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Elementary Publishers prints schoolbooks, mostly for use in elementary schools. One of their books was a widely-used English reader. Since some of the passages were about holidays, they also printed a “Jewish” edition, which reflected Jewish holidays in these passages.

Yesod Yeshiva ordered a box of these readers through a Jewish distributor. The order form clearly stated on it: “Jewish edition.”


When the readers arrived, the box was brought to the classroom. The teacher, Mr. Sofer, distributed a reader to each student, affixing a sticker on it to write the name.

Mr. Sofer then opened the reader and thumbed through it. He noticed that the holiday passages were not reflective of Jewish holidays and were inappropriate for the yeshiva!

“There’s a mistake with the books,” Mr. Sofer said to his class. “Please return them; we’ll have to order new ones.” He put the readers back in the box.

After class, Mr. Sofer contacted the distributor about the error and asked to send the edition they had ordered. “I’ll bring you the Jewish edition immediately,” he said. “Please have the other readers ready for pickup when I bring the new ones.”

When the distributor arrived, he saw the stickers. “I’m going to have trouble selling these books to other schools as brand new,” he said. “I may have to sell them as ‘used in new condition.’ I’ll accept the books back, but expect you to cover the depreciation due to the stickers.”

“It was your mistake in sending the wrong edition,” argued Mr. Sofer. “I naturally assumed we received the edition we ordered. It’s expected that students write their names or put name stickers on when distributing new books.”

“I would like to consult Rabbi Dayan on this issue,” said the distributor. He called and asked:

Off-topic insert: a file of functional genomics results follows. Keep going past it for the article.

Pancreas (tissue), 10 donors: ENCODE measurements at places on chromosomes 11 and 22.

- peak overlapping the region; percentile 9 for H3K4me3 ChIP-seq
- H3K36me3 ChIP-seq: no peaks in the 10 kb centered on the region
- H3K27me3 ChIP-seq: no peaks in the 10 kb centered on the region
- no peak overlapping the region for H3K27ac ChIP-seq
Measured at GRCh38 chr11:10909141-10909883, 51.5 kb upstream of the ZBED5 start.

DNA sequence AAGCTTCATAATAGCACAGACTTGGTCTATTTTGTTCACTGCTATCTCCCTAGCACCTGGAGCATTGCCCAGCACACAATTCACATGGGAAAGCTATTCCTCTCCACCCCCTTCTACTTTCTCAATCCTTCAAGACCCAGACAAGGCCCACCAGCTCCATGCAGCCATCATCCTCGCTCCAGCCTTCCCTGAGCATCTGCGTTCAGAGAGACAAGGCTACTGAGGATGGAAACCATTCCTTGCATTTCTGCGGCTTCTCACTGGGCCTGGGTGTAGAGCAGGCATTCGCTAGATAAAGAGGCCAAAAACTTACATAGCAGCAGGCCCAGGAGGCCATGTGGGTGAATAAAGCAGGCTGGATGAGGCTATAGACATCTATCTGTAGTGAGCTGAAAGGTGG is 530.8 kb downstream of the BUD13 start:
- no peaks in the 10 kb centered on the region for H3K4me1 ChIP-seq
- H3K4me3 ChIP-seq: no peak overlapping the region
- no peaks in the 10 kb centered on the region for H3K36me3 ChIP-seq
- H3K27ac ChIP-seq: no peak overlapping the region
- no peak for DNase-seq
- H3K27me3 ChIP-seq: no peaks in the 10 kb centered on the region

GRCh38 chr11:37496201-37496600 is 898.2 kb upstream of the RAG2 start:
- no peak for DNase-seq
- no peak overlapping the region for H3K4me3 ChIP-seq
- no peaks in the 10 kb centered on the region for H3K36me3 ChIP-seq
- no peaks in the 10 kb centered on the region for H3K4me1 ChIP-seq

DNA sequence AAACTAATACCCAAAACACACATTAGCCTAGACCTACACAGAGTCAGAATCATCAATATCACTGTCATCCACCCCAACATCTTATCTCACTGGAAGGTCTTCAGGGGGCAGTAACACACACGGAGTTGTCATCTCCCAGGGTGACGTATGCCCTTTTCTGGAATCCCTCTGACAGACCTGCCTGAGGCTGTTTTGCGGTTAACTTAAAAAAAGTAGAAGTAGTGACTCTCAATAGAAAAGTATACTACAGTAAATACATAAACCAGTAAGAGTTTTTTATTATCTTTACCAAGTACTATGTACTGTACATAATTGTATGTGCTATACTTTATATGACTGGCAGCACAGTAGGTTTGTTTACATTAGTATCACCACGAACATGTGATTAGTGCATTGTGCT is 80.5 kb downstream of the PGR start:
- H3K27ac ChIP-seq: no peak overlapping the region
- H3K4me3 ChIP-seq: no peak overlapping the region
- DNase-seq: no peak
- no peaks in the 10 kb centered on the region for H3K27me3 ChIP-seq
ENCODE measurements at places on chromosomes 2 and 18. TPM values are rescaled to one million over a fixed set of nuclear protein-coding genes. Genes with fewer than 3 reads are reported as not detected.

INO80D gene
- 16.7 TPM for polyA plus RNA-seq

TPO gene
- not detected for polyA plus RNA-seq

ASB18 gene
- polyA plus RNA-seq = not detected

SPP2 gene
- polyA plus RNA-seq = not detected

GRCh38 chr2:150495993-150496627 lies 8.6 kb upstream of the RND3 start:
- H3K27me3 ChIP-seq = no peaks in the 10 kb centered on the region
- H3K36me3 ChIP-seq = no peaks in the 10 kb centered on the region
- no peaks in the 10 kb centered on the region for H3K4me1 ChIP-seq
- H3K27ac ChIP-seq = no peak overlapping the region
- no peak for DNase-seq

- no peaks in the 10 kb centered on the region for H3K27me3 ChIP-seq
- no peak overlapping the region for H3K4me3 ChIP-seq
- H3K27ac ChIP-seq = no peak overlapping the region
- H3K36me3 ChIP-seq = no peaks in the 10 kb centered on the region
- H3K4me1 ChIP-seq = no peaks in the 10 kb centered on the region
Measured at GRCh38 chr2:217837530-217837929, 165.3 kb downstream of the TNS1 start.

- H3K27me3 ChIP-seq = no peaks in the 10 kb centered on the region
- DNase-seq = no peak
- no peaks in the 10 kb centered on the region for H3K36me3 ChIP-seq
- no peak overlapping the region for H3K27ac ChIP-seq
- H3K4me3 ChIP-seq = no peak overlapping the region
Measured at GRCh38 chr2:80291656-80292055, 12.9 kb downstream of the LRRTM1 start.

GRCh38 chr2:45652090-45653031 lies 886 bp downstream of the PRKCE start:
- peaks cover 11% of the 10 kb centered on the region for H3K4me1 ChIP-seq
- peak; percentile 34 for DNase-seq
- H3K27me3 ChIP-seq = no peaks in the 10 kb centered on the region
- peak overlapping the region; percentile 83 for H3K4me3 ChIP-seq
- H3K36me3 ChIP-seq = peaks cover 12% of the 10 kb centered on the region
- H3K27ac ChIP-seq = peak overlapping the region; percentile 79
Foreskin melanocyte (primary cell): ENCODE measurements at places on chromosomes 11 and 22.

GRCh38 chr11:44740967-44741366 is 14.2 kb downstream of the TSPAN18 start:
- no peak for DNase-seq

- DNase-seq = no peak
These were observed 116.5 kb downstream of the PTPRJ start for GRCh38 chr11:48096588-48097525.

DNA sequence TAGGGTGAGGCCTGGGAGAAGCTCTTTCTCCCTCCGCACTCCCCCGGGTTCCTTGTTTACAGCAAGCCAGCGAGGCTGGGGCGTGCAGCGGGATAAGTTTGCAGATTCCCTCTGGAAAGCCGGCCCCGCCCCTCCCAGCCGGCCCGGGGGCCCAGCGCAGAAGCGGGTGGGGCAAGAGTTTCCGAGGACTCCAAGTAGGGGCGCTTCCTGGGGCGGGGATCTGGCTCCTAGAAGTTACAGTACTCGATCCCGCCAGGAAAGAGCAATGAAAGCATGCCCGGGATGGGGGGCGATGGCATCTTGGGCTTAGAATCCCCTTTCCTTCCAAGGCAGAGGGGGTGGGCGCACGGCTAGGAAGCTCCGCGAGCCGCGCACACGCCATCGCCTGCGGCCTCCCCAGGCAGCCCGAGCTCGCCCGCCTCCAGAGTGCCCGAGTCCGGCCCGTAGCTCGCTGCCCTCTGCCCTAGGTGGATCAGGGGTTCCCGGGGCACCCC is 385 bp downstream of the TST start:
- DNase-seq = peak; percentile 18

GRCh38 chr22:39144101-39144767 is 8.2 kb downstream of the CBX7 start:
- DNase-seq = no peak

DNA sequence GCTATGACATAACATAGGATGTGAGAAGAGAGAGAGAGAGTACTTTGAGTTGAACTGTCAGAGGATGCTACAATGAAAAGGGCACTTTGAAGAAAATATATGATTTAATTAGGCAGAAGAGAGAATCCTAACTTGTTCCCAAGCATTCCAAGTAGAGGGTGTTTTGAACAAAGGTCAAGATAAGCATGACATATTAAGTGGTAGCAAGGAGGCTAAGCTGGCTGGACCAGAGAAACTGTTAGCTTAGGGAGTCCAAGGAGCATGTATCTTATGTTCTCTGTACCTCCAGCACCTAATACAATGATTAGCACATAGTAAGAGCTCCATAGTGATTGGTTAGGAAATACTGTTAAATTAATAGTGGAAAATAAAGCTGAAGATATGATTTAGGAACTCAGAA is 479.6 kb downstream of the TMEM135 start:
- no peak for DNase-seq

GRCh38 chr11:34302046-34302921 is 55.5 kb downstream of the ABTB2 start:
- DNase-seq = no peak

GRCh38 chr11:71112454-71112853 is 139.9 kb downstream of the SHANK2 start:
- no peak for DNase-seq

“Is Mr. Sofer responsible for the depreciation of the books?”

“The Gemara (Hullin 50b-51a) teaches that if a customer slaughtered an animal that turned out to be tereifah in a manner that clearly occurred before the sale, it is considered a mekach taus – erroneous purchase, due to the defect. The customer is entitled to a full refund, even though the animal is now worth significantly less. This is because it was expected that the customer would slaughter the animal” (C.M. 232:11; Sma 232:29; see, however, Pischei Teshuvah 232:6 regarding a tereifah).

“Rambam (Hil. Mechirah 16:6) derives a principle from this: If the customer damaged the merchandise further through normal use, before realizing that it was defective – he is exempt from that additional damage” (C.M. 232:13; Sma 232:29).

“This halacha is stated in the context of defective merchandise, but the same seems true regarding an erroneous sale of the wrong product, when the error is due to the seller and not immediately noticeable. Even a variation in the item, which makes it a different type, is considered an erroneous sale, such as white wheat instead of brown wheat. Similarly with different editions” (C.M. 231:1).

“However, if the difference between the editions is easily noticeable, e.g., if they have different covers, or if the shipping invoice stipulates that the books be inspected before using, Mr. Sofer could no longer claim that he was not at fault. Furthermore, some write that if the customer could easily check, but neglected to do so, he forfeits a claim of defective merchandise. This might not apply, though, to different merchandise, which is clearly a void sale” (see Pischei Teshuvah 232:1; Pischei Choshen, Geneivah 13:[29]).

“It is typical to place a sticker, or write a name, when distributing books to students,” concluded Rabbi Dayan. “Thus, if Mr. Sofer did not discover the error until afterward, he is not liable for the damage, and the distributor cannot charge him for the depreciation” (Pischei Choshen, Geneivah 13:[28]).

Verdict: In cases of defective merchandise or an erroneous sale due to the seller’s error, the customer is not liable for further damage that he inflicted through normal use before noticing the defect or error.


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Rabbi Meir Orlian is a faculty member of the Business Halacha Institute, headed by HaRav Chaim Kohn, a noted dayan. To receive BHI’s free newsletter, Business Weekly, send an e-mail to For questions regarding business halacha issues, or to bring a BHI lecturer to your business or shul, call the confidential hotline at 877-845-8455 or e-mail